Singhi: That's something that I haven't figured out yet. We just buy it because it's cheap. Of course, India has got recognized now and you're seeing things unlock within months or years. But when we are buying it, we look at some kind of earnings yield and to make sure that, if the guy's honest, eventually he'll come to me. So I might get four times earnings and lots of cash, maybe about 30 percent earnings yield on that. And well, it's not coming in my hand, but even if I got it in my hand, I wouldn't know what to do with it.
So I'd rather have him deploy it in an intelligent way, but there is a risk there, and one has to kind of look through company by company and figure out, "OK. Am I comfortable leaving my reinvested capital with this guy or not?" But, we don't know how triggers come, they come, but we just don't know how they come.
Stipp: Sure. And speaking of risk, you also mentioned a few other risks. Some risk involving corruption. How do you handle, what do you identify as some of the biggest risk and how do you think about them as an investor?
Singhi: So, the IFC has a 2010 report of doing business in the world report. India ranks, in some cases, it's fourteen contracts--182, 183 countries. It's worse than sub-Saharan Africa in some cases. What you have to remember is Indian businessman are very resilient. They've gone through that for 25 years. And one, it can only get better.
So imagine, you just clean all that up. What happens? These guys are resilient. They fought through all of it. They got a clean landscape. Some of them will just blow away the field.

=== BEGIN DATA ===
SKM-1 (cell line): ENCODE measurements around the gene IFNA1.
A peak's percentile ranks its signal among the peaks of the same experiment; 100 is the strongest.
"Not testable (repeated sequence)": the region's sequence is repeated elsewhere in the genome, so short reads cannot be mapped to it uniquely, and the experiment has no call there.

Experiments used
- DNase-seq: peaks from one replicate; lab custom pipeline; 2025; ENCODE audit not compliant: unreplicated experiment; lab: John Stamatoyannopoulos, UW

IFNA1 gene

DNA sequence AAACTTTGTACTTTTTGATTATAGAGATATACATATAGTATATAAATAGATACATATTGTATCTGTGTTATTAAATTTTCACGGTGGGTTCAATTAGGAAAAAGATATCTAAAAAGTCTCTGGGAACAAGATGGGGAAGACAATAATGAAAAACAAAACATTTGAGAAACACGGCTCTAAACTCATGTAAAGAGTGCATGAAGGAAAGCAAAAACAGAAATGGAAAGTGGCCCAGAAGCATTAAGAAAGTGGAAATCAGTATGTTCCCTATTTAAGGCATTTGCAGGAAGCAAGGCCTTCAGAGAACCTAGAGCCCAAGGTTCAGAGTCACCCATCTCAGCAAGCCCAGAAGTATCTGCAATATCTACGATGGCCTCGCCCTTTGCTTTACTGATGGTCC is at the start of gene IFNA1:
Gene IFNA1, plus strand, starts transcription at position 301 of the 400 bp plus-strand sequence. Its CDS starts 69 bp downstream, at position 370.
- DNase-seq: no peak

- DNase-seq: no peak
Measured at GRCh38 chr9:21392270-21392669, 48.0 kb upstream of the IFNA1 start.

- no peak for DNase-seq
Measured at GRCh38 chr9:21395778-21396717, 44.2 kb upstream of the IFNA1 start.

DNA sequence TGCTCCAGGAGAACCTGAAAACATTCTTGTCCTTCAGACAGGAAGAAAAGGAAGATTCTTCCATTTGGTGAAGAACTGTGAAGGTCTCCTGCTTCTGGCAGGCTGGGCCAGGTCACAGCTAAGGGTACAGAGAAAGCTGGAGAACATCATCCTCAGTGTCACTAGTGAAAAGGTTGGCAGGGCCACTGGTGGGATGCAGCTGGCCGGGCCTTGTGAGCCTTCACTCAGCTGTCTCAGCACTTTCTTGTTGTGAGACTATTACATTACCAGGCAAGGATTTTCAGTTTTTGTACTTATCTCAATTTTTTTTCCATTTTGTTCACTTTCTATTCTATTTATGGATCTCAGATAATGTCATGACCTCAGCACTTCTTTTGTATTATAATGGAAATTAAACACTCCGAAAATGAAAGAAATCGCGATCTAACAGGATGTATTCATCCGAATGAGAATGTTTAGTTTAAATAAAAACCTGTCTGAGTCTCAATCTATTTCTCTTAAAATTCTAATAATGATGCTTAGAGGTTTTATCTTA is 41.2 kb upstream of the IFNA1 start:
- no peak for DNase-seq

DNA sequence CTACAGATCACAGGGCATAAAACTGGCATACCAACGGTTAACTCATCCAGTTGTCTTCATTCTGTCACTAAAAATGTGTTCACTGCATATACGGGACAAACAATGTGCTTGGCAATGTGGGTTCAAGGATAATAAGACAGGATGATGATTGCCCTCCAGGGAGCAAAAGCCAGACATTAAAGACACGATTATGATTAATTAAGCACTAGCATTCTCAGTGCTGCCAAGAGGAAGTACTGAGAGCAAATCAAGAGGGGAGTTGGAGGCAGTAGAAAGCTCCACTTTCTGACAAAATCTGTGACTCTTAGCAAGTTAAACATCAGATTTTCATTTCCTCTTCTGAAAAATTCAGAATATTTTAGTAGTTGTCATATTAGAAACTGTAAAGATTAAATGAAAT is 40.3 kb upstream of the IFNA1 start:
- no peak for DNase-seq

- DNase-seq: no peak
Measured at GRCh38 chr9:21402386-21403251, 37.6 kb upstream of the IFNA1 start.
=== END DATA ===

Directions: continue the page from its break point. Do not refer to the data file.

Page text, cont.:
The second thing to remember is, you need a local presence to know, and you'll make choices to know what's acceptable, what's not. Because sometimes there's lack of laws. For example, cell phones, mobiles, they opened it up. They liberalized it. How did they get the license et cetera, et cetera? But, now it's become hypercompetitive.
So you have to know when to enter that space, because from being very regulated, they might completely open it up, suddenly, and you might get caught on the wrong foot or you might make a great investment.
Stipp: Last question for you, on a valuation front. How does it look like for investors who may be interested in India? Is now a good time? Is now a bad time? What are you seeing out there as opportunities?
Singhi: You have to differentiate between the big guys who are marketing themselves here, and the small guy who has no time for investors in terms of just going out there on TV and et cetera, et cetera. The large index is at 22 times past earning, 17, 18 times forward earnings. I would sincerely hope nobody invest in those.
But, if you go smaller or you go more niche, you would find a phenomenal host of companies, but I would look for somebody on the ground or do a lot of groundwork on the ground. Or, wait for a time when nobody's talking about India and they're depressed, which is back five years ago, six years ago. It'll happen again at some point.
So if you want to just do an index play, wait for a time when it goes to single digit P/Es, the whole index. Or, go around, dig deeper, and find a real estate company focused on two states in India that do nothing else but no debt.
Stipp: Amitabh, that's so much for your time today.
Singhi: Thanks so much.
Stipp: For speaking with us.
Singhi: Appreciate it. Thank you so much. Take care.
Stipp: For Morningstar, I'm Jason Stipp. Thanks for watching.